Who are the "rebels" that we are now supporting to overthrow Moammar Gadhafi? They seem to be very well armed; who provided them with these high-tech weapons? Is this another case of supporting rebels as the lesser of two evils, only to have it backfire, as did our support of the Taliban in Afghanistan?
Why do we steer clear of supporting some uprisings and let the people of certain regions figure out their own futures, but become quickly and violently involved in others? Why is it that our taxes are being used to support another military conflict that is so reminiscent of the ousting of Saddam Hussein in Iraq? We know how well that went, and we know how much we are paying for it still.
This is not what I voted for when I supported the only candidate who promised to end our involvement in the Middle Eastern conflicts. Americans cannot afford yet another long, unproductive conflict — economically, militarily or emotionally.
Anita Jimenez, Ruskin
It does good work
I read with interest the recent Times articles on the Salvation Army. I have been a volunteer for 11 years and see firsthand what a blessing it is to our community. Yes, it gets government funds, but these are tightly controlled.
I wish the writers would have spent a week volunteering in one of the service centers to see the impact the Salvation Army has on our community. Where else can 80 to 120 people come every night for dinner when the pantry is bare?
Jo Babcock, Port Richey
My wife and I, lifelong Salvationists, have served in four countries, two of them in the Third World. We were saddened by your series of articles whose only purpose seemed to be to hurt the Salvation Army.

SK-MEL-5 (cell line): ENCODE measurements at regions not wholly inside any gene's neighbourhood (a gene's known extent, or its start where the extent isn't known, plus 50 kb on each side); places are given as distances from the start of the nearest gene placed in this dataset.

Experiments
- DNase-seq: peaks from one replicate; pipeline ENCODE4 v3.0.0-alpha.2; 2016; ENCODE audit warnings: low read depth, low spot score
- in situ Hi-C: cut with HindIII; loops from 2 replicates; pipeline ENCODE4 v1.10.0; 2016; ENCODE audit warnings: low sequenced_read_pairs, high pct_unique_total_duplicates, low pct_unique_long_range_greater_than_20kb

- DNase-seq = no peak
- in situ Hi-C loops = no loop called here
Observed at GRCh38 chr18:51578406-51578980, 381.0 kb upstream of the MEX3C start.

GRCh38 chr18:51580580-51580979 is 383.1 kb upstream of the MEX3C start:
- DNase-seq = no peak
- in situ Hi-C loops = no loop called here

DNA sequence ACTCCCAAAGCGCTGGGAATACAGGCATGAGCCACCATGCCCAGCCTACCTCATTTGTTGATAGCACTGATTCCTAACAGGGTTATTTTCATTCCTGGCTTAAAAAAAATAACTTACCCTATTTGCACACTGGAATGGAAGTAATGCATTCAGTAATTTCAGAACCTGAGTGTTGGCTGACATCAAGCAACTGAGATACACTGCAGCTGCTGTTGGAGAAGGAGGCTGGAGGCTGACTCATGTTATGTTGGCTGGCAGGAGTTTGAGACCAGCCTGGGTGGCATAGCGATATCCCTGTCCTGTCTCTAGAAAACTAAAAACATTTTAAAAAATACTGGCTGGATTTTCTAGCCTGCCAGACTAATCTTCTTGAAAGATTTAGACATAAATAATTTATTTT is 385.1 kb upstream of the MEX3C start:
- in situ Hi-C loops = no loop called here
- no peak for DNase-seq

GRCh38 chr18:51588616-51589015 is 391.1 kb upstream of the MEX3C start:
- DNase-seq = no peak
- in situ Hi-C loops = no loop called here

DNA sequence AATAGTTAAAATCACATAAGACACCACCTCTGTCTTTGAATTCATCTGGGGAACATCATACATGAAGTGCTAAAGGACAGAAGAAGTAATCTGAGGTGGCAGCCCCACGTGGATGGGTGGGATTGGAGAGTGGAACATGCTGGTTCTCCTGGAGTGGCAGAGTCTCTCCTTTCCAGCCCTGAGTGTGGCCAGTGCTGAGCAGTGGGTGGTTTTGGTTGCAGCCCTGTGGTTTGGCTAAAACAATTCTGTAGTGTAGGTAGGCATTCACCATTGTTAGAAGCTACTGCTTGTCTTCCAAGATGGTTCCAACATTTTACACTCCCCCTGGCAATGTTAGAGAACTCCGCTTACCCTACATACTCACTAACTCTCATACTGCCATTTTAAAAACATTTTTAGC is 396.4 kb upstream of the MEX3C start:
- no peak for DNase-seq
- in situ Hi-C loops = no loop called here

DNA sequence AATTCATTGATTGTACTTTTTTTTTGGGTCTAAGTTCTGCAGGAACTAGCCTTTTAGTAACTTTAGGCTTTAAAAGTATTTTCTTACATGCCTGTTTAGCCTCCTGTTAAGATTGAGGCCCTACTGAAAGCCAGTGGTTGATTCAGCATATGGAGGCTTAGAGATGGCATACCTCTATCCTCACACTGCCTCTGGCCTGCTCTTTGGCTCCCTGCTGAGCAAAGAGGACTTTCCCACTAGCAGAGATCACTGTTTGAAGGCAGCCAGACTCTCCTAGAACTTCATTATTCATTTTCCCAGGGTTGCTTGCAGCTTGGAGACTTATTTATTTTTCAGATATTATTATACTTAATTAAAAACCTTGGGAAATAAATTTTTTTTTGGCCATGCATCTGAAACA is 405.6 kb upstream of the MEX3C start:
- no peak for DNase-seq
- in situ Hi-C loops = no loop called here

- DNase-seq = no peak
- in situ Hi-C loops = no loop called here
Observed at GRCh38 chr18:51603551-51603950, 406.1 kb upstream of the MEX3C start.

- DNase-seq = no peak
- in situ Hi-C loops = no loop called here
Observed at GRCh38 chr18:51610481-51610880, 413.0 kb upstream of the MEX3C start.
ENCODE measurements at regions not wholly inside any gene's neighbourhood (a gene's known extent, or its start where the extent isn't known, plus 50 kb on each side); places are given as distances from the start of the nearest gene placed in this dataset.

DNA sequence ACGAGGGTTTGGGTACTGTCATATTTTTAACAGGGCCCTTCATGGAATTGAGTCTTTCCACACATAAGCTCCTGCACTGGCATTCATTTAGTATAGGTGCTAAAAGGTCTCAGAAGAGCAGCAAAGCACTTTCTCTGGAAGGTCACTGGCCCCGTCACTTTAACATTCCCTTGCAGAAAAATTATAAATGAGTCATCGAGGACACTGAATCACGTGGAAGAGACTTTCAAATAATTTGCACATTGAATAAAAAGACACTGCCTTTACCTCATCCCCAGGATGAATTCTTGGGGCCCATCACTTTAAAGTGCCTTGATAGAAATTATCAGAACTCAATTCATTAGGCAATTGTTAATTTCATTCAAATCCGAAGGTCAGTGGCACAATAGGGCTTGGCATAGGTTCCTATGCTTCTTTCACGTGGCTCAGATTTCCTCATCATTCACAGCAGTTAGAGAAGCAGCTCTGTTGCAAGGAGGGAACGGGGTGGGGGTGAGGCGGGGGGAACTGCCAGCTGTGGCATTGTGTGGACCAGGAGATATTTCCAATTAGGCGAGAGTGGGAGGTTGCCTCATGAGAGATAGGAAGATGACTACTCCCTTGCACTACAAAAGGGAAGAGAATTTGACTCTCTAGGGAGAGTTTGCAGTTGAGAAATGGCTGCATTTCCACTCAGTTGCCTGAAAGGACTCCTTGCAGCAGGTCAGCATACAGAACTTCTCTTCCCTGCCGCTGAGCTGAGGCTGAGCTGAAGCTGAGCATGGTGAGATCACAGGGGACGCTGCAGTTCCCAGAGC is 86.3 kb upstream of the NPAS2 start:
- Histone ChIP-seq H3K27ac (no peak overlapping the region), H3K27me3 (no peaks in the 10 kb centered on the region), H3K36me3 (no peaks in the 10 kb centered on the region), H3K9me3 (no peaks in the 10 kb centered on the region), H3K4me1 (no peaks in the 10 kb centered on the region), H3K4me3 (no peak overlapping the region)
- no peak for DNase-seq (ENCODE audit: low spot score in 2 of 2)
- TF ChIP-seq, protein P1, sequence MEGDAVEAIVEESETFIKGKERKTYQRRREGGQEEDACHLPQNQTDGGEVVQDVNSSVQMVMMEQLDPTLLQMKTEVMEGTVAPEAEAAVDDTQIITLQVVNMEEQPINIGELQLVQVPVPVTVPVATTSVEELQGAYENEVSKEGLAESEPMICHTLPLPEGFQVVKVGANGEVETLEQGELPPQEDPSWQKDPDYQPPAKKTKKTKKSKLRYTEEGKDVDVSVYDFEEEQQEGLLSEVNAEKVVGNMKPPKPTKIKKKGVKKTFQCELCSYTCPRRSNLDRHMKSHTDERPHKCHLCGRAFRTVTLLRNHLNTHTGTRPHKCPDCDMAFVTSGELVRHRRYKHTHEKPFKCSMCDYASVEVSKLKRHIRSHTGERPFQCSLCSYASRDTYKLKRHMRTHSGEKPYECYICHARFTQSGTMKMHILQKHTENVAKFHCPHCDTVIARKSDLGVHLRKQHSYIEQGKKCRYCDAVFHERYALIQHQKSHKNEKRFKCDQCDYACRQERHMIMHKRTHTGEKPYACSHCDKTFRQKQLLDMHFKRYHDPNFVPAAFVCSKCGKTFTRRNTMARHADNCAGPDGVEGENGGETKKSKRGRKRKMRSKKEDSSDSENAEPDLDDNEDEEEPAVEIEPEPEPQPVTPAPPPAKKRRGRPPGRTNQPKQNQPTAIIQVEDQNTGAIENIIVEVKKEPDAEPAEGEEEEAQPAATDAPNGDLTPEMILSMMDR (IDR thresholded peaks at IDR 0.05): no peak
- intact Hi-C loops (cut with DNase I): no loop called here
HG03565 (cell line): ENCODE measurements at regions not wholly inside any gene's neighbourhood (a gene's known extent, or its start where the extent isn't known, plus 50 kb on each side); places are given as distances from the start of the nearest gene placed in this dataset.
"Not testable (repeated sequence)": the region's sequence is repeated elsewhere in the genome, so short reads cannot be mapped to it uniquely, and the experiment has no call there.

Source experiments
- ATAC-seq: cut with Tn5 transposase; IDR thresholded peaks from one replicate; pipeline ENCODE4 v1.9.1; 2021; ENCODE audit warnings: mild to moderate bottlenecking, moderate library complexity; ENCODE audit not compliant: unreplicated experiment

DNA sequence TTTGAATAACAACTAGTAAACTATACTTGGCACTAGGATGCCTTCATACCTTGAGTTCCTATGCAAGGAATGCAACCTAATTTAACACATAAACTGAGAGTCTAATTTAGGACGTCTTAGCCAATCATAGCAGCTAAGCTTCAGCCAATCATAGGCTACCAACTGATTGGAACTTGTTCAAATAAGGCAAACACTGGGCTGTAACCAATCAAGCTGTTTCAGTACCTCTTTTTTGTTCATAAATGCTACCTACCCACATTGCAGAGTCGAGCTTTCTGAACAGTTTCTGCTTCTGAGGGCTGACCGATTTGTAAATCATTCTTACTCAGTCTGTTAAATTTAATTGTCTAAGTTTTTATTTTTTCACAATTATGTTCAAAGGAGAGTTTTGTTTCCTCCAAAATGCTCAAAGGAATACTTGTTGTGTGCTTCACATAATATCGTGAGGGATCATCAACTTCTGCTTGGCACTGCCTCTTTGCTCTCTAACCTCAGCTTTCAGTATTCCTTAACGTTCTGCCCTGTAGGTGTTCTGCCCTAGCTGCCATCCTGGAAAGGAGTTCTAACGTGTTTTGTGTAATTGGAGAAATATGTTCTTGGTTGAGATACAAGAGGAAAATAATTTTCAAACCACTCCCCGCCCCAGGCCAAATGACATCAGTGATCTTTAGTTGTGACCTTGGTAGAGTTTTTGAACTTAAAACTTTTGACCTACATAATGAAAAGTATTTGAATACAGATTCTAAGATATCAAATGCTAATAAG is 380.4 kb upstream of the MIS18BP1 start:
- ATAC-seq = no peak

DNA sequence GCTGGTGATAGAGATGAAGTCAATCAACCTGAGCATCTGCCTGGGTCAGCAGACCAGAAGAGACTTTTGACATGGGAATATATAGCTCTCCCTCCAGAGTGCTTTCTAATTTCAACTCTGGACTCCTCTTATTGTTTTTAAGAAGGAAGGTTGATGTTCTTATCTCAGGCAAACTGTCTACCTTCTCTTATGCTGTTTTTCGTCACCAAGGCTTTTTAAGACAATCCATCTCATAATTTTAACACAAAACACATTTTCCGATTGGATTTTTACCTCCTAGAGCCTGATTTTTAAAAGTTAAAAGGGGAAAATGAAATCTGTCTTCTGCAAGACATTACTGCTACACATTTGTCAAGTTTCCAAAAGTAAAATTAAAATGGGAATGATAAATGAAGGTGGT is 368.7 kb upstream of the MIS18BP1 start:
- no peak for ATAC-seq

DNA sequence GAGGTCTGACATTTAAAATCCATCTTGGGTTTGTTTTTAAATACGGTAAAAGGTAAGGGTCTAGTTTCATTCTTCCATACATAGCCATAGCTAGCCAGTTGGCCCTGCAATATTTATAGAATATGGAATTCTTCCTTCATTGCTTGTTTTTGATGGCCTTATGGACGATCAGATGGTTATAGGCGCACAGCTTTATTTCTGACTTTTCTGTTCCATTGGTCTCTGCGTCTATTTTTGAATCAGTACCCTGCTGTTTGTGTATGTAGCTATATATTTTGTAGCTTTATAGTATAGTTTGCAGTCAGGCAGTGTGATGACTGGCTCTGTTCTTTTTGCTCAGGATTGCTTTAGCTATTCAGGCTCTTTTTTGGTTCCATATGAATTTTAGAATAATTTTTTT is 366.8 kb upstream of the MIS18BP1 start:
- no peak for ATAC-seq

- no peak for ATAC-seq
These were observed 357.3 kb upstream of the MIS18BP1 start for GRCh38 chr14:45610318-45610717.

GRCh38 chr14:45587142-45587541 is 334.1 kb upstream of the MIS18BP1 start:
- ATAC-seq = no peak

The Army has had an unblemished ministry for 131 years in this country, yet your editorial of November saying the "Army's image was tarnished" took tens of thousands of dollars away from the neediest, homeless and hungry in the Tampa Bay area just as our kettles were to go out.
You may have the facts straight, but the spirit in which you presented them was not. You have done a great disservice to the Salvation Army and the public that generously supports us. But we have a secret weapon: All of the Salvationists and friends will pray that the Lord will make this right in spite of your effort to do damage. But even to folks who hurt us we say, "God bless you."
David A. Baxendale, Clearwater
America's health aid saves others, helps us March 21, commentary
Danger at our doorstep
Sandra Gonzales Gompf rightfully points to our world without borders when it comes to disease transmission. As an international gateway, Florida is especially vulnerable, and the time to act is now, not after drug-resistant TB or other hard-to-stop diseases gain a foothold in the United States.
Today, on World TB Day, local TB clinics, including Hillsborough County's, are holding education and outreach events. It's time for us all to learn how cost effective it is to prevent and treat simple cases of TB. Congress needs to learn as well, then act to preserve full funding for the programs that have already been so successful, such as the Global Fund to Fight AIDS, TB and Malaria.
Linda Schatz, Tampa